Macular Degeneration
Macular degeneration is the leading cause of irreversible loss of vision in the developed world — and smokers are three times more likely to suffer from it. Inside your eyes, your lenses are wearing away. The theory is that smoking is a vasoconstrictor, which closes the vessels so you don’t get enough oxygen to your eyes over the years. The resulting damage to the retina can cause a loss of vision in the center of the eye. And, while beta carotene may help ward off macular degeneration, smokers cannot take the vitamin since it increases their risk of lung cancer. The upshot? Just one year after quitting, evidence shows that the chance of developing macular degeneration is reduced by nearly 7 percent.

Rheumatoid Arthritis
You’re trying to avoid inflammation with rheumatoid arthritis, but a cigarette sends 4,000 chemicals that inflame your body.  Rheumatoid arthritis is a chronic autoimmune condition in which joints are usually sore and painful. New York University researchers followed 1,405 smokers with RA, finding that the 21.1 percent that eventually quit had fewer tender, swollen joints. And Swedish researchers published a study in 2010 that suggested that smoking accounts for over 33 percent of common RA cases — and more than half of RA diagnoses in people with a family history of the condition.

Various Autoimmune Diseases
People with all autoimmune diseases should be especially aggressive in their quests to quit smoking. Smoking has been linked to the development of such diseases as lupus, hyperthyroidism and multiple sclerosis, among others. Moreover, the chemicals in cigarettes (ammonia, acetone and formaldehyde, for example) may cause flare-ups of chronic fatigue syndrome and fibromyalgia. Smoking can even cut down the effectiveness of medications. It’s an irritant, like if you drank a bottle of Mr. Clean. “We’re trying to clear your body out, so why not stop smoking and lower the damage in general?”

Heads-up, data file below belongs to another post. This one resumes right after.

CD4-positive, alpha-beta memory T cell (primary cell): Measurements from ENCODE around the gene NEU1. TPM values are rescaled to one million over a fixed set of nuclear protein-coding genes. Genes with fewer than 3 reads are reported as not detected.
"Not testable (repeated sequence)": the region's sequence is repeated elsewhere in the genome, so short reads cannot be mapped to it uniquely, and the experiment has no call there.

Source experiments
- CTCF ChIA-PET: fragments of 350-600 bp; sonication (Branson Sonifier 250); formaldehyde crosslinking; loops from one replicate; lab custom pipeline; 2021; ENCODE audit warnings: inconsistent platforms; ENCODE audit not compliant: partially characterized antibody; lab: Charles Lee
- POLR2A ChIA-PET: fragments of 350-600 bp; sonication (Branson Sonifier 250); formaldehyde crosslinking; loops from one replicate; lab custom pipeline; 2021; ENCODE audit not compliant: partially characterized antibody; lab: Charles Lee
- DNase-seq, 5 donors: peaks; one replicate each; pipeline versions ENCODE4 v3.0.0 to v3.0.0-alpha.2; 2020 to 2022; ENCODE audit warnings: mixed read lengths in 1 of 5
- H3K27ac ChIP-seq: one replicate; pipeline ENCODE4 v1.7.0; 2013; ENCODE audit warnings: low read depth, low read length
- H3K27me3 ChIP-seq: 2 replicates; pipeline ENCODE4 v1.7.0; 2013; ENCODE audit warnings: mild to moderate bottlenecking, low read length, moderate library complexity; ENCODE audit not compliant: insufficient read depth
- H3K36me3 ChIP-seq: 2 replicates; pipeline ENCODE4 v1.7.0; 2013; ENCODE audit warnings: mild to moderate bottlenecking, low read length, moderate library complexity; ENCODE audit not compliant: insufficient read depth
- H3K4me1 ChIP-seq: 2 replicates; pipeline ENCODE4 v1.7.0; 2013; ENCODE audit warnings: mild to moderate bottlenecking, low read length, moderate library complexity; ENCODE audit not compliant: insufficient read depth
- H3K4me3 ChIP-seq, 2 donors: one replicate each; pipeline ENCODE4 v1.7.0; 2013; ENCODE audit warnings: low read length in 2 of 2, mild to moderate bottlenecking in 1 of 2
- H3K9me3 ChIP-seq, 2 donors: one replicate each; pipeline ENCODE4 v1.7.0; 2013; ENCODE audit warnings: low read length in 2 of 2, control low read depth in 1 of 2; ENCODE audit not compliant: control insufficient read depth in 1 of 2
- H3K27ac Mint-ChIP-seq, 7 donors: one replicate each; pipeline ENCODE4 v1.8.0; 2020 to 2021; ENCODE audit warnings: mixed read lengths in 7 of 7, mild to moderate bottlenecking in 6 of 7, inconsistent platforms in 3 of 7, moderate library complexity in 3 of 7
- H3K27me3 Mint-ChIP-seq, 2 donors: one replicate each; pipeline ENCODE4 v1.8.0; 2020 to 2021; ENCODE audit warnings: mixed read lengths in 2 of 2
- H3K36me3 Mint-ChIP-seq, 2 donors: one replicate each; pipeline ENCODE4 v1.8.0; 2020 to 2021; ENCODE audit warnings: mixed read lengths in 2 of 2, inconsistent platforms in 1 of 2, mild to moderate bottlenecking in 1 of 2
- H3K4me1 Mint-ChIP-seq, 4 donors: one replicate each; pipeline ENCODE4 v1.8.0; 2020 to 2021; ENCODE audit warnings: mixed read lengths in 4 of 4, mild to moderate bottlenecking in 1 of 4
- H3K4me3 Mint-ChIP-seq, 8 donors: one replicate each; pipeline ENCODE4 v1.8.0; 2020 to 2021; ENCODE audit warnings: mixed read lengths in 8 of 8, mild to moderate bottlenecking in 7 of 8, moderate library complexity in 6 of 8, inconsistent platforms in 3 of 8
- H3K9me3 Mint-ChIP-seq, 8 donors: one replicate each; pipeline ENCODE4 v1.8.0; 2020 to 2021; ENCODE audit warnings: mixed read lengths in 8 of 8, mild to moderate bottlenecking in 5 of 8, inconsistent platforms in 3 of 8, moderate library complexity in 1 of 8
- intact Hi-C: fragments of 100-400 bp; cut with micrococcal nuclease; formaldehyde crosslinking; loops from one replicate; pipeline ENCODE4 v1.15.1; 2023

Bone Loss
Smoking is a contributing factor in one of every eight hip fractures.  Indeed, smoking has been known to be a risk factor for osteoporosis for more than 20 years. A two-decade study found that smokers had a rise in marginal bone loss, compared to nonsmokers. Those who stopped smoking during the course of the study had much less bone loss than those who continued to smoke throughout. Your bones need oxygen, and the more you smoke, the more you deprive bones of oxygen and the bone de-mineralizes.

Erectile Dysfunction
Medical professionals have long suspected that smoking and impotence are related — and have produced many studies that support the theory. Recently, a Chinese study of more than 7,000 men found a link between the number of cigarettes men smoked and their likelihood of experiencing erectile dysfunction. Researchers even went as far as to suggest that more than 22 percent of all cases of erectile dysfunction might be related to smoking. It’s all about the vessels. A smoker has a higher chance of developing plaques in blood vessels, and there are blood vessels down in that area. So you don’t get enough blood flow and now your erection is limp.  Also, hypertension and diabetes, which are both linked to smoking, are often seen as precursors to erectile dysfunction.

Acid Reflux
Fifteen million Americans suffer from gastro-esophageal reflux disease — and one massive 2004 study found that long-time smokers were 70 percent more likely to have the uncomfortable condition than those who had smoked for only a year. The damage may not be reversible, but it is progressive and preventable: Smoking increases acid production in your stomach and irritates a muscular valve that sits atop the stomach, slowly loosening it over time; eventually, when a smoker lies on his side, acid from the stomach can more easily slip out of the valve and into the throat, causing a painful sensation. People who are smokers usually have some type of heartburn.  Smoking itself is an irritant.